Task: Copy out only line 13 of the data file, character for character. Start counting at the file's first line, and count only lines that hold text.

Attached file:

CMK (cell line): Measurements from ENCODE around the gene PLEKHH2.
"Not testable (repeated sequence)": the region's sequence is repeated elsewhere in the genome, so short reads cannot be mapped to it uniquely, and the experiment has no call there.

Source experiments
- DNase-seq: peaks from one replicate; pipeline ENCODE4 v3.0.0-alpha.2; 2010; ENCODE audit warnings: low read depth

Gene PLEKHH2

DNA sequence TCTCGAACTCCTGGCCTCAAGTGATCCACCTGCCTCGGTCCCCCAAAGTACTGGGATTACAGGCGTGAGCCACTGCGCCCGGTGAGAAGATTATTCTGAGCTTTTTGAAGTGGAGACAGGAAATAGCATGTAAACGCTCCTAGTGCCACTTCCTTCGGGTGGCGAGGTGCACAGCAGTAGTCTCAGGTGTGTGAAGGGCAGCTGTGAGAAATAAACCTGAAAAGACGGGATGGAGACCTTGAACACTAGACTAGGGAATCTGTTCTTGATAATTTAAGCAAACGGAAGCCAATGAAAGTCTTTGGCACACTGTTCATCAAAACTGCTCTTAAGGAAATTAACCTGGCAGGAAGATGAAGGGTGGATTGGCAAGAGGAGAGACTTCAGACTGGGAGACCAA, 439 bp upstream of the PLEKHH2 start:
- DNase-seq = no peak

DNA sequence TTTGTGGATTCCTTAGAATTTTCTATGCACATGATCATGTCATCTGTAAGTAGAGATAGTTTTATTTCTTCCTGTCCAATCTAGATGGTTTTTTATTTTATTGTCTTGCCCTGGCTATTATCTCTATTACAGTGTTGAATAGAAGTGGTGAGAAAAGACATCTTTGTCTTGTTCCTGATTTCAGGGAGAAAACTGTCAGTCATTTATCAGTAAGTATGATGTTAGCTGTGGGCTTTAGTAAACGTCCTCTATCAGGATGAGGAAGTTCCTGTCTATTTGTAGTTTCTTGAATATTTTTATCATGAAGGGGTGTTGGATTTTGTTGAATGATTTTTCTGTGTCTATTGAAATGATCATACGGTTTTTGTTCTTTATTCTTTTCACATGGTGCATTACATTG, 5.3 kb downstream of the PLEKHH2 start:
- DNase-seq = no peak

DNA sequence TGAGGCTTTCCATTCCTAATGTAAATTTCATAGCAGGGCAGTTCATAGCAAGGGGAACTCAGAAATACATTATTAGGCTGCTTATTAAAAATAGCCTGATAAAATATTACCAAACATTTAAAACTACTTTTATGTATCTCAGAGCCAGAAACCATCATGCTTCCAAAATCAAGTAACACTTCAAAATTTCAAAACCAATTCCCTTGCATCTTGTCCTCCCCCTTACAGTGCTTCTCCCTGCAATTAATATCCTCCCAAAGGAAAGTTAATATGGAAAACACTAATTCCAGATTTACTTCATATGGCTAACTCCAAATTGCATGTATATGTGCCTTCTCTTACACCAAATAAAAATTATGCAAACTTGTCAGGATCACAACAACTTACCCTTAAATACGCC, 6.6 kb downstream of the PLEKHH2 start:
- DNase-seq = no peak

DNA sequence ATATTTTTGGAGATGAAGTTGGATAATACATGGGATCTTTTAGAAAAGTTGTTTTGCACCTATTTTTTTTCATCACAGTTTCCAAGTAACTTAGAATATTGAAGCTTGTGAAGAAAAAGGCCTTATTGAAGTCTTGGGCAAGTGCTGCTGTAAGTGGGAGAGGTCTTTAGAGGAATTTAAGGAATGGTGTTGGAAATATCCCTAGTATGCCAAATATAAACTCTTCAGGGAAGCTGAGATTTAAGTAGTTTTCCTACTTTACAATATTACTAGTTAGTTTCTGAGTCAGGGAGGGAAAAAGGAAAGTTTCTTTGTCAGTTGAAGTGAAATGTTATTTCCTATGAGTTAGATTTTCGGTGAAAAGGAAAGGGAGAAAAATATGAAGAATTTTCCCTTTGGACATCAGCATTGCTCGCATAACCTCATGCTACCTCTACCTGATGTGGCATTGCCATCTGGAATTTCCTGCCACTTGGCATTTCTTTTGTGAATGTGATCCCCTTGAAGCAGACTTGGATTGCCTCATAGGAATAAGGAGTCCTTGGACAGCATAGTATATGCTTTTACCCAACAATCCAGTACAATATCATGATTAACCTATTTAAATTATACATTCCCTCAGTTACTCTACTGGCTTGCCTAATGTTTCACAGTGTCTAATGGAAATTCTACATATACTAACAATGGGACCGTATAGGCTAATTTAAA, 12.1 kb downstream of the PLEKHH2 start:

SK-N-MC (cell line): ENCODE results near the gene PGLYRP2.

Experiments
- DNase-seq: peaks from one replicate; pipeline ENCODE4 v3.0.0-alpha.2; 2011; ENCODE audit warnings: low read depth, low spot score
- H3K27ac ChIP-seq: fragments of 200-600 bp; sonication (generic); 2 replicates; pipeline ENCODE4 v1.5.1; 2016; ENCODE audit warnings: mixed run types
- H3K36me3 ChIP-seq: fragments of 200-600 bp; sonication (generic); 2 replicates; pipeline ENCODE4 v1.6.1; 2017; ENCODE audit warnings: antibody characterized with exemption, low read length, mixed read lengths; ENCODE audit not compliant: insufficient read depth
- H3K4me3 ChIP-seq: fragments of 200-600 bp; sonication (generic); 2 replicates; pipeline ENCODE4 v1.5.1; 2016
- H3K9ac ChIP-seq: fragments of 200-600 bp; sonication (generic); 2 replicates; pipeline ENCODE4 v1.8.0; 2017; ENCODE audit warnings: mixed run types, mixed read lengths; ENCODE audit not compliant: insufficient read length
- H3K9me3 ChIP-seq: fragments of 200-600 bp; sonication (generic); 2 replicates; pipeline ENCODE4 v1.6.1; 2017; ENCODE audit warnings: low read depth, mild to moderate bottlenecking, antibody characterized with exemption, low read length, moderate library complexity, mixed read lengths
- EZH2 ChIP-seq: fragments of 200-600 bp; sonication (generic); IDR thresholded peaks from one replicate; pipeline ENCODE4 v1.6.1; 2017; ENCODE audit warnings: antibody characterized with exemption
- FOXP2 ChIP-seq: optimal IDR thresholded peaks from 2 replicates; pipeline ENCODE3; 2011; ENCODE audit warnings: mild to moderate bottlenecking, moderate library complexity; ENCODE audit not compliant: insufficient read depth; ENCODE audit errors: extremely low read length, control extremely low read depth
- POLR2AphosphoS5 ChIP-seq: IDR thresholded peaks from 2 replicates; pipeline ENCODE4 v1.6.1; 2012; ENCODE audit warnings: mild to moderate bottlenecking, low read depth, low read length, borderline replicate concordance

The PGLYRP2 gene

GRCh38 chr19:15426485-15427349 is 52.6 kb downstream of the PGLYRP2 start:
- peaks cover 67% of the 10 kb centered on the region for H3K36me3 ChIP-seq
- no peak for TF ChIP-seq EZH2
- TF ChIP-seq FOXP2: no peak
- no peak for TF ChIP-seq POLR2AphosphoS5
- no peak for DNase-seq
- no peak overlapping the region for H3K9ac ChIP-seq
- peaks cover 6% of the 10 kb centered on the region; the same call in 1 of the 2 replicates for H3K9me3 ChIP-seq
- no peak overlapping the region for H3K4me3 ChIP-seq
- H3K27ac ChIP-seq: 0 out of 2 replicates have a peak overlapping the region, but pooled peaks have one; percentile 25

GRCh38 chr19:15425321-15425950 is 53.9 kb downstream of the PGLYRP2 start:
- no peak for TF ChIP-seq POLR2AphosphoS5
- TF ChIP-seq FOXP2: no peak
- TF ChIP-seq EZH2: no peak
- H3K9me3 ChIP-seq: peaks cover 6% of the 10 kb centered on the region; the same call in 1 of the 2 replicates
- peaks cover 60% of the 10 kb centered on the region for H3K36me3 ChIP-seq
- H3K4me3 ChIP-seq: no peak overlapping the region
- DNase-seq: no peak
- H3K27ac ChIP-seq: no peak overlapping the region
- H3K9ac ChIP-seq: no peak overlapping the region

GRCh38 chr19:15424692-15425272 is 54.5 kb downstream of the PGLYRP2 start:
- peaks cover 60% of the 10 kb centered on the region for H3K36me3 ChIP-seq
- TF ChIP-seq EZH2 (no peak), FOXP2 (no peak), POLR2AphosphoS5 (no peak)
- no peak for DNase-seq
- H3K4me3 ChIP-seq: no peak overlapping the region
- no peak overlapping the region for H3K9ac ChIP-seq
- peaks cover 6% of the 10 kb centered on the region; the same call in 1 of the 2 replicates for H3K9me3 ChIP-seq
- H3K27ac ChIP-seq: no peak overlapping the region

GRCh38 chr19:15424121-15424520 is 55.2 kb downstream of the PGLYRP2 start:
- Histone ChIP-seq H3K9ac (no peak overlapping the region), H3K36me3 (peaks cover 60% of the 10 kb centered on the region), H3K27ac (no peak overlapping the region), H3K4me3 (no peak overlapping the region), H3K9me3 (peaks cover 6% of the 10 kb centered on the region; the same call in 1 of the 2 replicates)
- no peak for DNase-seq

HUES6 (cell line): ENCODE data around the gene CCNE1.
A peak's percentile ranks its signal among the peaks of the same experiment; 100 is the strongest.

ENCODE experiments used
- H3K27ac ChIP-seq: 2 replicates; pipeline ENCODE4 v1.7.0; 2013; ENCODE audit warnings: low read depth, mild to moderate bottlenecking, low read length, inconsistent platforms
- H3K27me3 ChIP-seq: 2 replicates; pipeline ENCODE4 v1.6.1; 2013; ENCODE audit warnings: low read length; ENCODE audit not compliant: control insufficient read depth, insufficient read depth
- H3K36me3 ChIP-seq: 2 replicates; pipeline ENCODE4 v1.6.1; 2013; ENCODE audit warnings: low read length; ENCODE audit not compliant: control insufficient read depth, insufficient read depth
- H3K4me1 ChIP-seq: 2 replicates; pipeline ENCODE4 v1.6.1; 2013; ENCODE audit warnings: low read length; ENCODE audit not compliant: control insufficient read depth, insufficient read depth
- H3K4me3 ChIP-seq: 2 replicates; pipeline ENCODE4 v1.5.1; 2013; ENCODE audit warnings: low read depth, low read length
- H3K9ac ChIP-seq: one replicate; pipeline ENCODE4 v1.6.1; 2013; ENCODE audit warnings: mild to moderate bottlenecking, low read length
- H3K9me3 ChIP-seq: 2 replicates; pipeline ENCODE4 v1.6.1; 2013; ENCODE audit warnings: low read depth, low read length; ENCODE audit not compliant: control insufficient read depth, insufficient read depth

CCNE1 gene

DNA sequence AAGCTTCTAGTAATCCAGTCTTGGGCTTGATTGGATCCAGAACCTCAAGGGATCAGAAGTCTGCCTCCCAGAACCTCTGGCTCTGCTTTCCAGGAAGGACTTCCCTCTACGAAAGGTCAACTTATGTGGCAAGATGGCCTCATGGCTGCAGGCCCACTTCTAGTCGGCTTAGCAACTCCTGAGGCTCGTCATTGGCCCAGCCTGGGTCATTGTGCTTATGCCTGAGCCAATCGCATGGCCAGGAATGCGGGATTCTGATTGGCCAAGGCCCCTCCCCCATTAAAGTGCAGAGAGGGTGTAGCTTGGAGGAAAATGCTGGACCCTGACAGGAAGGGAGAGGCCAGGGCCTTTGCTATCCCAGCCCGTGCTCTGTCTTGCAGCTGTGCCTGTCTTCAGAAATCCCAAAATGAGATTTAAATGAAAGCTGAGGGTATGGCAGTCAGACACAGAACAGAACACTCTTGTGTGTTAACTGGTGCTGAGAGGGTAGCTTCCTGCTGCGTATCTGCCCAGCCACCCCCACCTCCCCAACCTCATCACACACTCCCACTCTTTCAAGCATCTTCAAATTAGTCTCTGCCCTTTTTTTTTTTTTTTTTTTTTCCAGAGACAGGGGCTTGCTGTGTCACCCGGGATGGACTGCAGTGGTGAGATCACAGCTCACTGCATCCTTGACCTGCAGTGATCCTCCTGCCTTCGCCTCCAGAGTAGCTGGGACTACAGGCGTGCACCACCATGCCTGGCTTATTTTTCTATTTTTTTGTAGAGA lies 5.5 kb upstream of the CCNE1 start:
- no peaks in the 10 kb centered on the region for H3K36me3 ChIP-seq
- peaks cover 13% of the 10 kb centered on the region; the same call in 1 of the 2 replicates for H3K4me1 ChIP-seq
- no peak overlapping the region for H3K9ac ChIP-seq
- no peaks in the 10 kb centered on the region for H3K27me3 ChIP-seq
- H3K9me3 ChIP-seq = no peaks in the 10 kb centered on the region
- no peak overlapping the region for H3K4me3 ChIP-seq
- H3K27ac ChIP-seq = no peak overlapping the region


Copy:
SK-N-MC (cell line): ENCODE results near the gene PGLYRP2.